This article was written before Phase 3 of the CARE Act was published. Read more on this here.
There is a lot going around the media and it is hard to stay up to date. One of the hardest things as a business owner is getting access to good information. It is our intent as advisors to help our clients get access to this information and help them make informed decisions that help them improve their lives and businesses.
With COVID-19, I’m sure you have seen news about SBA loans, Relief Bills and FMLA information. Over the next few articles, we will summarize the latest information in a way that is digestible and easy to understand and therefore easier to put into practice in your own business. We will include links for a few resources throughout the article as well so you do not have to search the internet when you should be spending more time actually running your business.
Resource #1 – SBA Loan Assistance:
These loans may be used to pay fixed debts, payroll, accounts payable and other bills that can’t be paid because of the disaster’s impact. These could be “a vital lifeline for Texas small-business owners who are doing their best to adapt to these trying times” said Abbot in response to the U.S. Small Business Administration. Economic Injury Disaster Loans (EIDLs) can provide working capital loans to help small businesses, small agricultural cooperatives, small businesses engaged in aquaculture, and most private, non-profit organizations of all sizes meet their ordinary and necessary financial obligations that cannot be met as a direct result of the disaster. These loans are intended to assist through the disaster recovery period. The interest rate is determined by formulas set by law and is fixed for the life of the loan. The maximum interest rate for this disaster is 3.75 percent. The law authorizes loan terms up to a maximum of 30 years. SBA will determine an appropriate installment payment based on the financial condition of each borrower, which in turn will determine the loan term. The law limits EIDLs to $2,000,000 for alleviating economic injury caused by the disaster. The actual amount of each loan is limited to the economic injury determined by SBA, less business interruption insurance and other recoveries up to the administrative lending limit. Loan processing should take between two and three weeks and the funds will be dispersed within a few days after the SBA receives signed loan closing documents. The state is encouraging small businesses to apply for the loans online to ensure a speedy process.
Other SBA Resources to Access Capital
SBA provides a number of loan resources for small businesses to utilize when operating their business. For more information on loans or how to connect with a lender, visit: https://www.sba.gov/funding-programs/loans.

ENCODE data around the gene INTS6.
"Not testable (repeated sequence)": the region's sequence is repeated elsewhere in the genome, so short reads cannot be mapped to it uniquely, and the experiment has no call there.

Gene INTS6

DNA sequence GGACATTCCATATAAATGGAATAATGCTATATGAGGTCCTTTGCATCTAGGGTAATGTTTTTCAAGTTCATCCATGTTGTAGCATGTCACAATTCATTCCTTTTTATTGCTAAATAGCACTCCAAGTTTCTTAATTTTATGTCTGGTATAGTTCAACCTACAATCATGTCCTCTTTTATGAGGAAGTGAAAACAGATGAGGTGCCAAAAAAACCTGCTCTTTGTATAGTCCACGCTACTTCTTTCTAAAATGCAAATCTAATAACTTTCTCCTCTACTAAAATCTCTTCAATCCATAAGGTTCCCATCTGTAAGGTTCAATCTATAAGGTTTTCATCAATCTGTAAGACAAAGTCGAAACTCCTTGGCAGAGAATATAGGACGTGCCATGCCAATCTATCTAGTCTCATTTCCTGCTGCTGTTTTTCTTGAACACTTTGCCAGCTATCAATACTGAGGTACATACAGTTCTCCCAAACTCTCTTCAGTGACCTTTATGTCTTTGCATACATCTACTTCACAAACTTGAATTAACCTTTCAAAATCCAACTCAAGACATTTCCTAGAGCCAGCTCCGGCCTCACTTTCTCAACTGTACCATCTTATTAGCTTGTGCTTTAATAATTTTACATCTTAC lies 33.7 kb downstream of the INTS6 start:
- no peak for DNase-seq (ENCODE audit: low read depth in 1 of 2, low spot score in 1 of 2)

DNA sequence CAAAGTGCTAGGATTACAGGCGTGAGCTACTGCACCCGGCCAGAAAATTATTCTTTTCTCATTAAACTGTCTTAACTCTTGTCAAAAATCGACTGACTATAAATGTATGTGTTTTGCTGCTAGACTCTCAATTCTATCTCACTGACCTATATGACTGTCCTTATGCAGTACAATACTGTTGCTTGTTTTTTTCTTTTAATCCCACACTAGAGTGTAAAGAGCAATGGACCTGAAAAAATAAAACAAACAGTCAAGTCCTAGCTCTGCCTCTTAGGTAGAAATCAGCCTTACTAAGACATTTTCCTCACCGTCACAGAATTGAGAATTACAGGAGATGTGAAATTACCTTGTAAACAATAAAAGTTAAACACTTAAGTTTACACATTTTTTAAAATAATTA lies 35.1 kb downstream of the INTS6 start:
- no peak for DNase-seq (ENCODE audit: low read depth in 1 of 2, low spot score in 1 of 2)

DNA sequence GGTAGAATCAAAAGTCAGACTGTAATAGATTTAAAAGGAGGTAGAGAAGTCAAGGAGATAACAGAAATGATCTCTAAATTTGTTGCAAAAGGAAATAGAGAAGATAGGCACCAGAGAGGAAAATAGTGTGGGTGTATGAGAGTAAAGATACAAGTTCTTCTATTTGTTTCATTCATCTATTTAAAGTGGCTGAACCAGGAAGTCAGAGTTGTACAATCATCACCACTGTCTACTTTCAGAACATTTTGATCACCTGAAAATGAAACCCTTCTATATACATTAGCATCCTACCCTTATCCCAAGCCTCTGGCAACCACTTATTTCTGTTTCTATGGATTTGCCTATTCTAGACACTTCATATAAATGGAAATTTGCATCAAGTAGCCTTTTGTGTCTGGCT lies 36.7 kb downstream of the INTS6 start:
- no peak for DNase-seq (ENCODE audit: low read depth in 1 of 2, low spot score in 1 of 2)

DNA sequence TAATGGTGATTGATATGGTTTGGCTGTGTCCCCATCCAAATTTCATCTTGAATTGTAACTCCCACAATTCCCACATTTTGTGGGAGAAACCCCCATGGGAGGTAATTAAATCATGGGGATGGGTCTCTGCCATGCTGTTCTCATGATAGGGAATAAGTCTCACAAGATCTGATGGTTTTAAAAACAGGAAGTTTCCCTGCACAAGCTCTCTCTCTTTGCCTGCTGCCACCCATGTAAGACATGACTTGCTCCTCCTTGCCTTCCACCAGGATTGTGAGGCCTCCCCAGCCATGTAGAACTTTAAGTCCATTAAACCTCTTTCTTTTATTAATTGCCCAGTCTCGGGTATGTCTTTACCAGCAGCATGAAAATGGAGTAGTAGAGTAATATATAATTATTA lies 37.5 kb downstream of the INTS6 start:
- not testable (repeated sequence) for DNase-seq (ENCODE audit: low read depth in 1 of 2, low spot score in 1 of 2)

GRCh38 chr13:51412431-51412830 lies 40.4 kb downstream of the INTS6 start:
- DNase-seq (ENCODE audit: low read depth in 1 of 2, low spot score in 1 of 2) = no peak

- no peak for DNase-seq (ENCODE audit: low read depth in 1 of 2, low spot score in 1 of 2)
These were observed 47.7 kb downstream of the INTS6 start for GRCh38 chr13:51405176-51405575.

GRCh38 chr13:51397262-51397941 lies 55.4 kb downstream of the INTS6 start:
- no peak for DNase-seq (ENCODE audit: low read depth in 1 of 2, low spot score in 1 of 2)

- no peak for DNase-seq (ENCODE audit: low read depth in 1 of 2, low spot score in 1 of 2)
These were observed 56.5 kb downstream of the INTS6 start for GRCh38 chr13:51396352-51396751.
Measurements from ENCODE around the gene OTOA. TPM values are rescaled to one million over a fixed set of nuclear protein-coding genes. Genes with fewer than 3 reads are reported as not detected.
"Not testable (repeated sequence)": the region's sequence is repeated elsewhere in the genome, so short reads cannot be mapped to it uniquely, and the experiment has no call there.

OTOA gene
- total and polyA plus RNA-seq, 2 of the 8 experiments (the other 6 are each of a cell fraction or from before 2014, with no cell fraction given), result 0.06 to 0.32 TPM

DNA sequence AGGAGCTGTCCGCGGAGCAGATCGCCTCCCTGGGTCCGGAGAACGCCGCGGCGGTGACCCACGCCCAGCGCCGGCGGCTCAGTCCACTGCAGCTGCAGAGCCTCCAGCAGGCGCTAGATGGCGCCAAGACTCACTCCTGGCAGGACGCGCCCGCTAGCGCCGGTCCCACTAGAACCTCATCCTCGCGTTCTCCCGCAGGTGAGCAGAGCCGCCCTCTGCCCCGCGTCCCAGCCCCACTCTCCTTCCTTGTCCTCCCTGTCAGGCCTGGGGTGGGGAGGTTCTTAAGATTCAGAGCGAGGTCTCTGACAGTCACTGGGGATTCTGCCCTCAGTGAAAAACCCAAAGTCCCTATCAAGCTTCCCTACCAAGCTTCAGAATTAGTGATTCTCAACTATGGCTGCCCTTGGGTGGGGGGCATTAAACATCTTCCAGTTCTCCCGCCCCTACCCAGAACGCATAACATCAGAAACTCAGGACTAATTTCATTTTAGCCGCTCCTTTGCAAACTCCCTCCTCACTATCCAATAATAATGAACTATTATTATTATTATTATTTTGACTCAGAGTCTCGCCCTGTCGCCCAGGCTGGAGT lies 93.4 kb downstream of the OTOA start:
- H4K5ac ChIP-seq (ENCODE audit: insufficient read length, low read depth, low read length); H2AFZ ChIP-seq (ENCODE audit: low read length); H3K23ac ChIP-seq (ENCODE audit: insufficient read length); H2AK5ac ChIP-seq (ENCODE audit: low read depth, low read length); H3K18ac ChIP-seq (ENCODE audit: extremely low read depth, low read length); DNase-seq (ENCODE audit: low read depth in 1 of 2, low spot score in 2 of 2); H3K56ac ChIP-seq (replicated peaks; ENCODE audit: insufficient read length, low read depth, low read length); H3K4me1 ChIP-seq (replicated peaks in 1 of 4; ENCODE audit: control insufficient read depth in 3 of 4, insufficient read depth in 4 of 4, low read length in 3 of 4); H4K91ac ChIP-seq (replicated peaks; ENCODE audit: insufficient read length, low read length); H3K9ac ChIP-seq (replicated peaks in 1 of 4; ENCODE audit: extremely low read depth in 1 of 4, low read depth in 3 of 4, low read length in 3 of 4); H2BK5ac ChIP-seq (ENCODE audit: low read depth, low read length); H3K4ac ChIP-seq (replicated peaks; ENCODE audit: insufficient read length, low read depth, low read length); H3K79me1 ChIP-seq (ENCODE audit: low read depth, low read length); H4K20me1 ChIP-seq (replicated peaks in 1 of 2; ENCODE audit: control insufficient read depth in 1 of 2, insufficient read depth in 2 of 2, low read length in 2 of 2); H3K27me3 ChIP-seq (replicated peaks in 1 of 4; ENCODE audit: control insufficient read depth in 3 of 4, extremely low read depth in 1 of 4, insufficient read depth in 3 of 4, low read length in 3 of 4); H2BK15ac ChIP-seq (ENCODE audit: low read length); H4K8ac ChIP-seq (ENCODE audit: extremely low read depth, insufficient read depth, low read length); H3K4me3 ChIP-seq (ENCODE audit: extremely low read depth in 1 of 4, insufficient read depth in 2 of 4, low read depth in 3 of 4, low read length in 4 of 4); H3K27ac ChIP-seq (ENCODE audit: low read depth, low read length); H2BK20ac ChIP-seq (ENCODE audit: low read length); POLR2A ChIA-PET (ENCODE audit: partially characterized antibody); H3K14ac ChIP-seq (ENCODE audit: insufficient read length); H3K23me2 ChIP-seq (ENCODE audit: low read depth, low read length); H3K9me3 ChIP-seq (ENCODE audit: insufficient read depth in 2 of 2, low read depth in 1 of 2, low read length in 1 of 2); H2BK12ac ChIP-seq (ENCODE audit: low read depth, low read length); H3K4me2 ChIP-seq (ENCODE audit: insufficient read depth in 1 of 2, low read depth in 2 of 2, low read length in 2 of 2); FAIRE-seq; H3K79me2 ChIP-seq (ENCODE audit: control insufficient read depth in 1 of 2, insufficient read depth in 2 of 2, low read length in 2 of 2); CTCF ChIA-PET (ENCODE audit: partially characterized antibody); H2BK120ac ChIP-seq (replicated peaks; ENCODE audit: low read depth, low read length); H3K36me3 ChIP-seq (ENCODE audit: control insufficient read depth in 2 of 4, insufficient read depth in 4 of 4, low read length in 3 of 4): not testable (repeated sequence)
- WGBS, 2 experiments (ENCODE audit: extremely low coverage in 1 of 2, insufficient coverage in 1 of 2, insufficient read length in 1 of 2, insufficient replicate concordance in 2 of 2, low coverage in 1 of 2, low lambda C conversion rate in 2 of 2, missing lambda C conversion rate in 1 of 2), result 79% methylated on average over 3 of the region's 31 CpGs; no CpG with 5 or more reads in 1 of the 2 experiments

How to get access to lending partners? SBA has developed Lender Match, a free online referral tool that connects small businesses with participating SBA-approved lenders within 48 hours.
- 7(a) programoffers loan amounts up to $5,000,000 and is an all-inclusive loan program deployed by lending partners for eligible small businesses within the U.S. States and its territories. The uses of proceeds include: working capital; expansion/renovation; new construction; purchase of land or buildings; purchase of equipment, fixtures; lease-hold improvements; refinancing debt for compelling reasons; seasonal line of credit; inventory; or starting a business.
- Expressloan program provides loans up to $350,000 for no more than 7 years with an option to revolve. There is a turnaround time of 36 hours for approval or denial of a completed application. The uses of proceeds are the same as the standard 7(a) loan.
- Community Advantage loan pilot program allows mission-based lenders to assist small businesses in underserved markets with a maximum loan size of $250,000. The uses of proceeds are the same as the standard 7(a) loan.
- 504loan program is designed to foster economic development and job creation and/or retention. The eligible use of proceeds is limited to the acquisition or eligible refinance of fixed assets.
- Microloanprogram involves making loans through nonprofit lending organizations to underserved markets. Authorized use of loan proceeds includes working capital, supplies, machinery & equipment, and fixtures (does not include real estate). The maximum loan amount is $50,000 with the average loan size of $14,000.
Local SBA Assistance
SBA works with a number of local partners to counsel, mentor, and train small businesses. The SBA has 68 District Offices, as well as support provided by its Resource Partners, such as SCORE offices, Women’s Business Centers, Small Business Development Centers and Veterans Business Outreach Centers. When faced with a business need, use the SBA’s Local Assistance Directory to locate the office nearest you.
Chief Operating Officer
PLEASE NOTE: This information is only a summary of what is included in the new legislation and resources available and should not be considered legal advice. If you are seeking to take action or contemplating action based on this information, please consult with a professional that will consider all relevant facts particular to your business.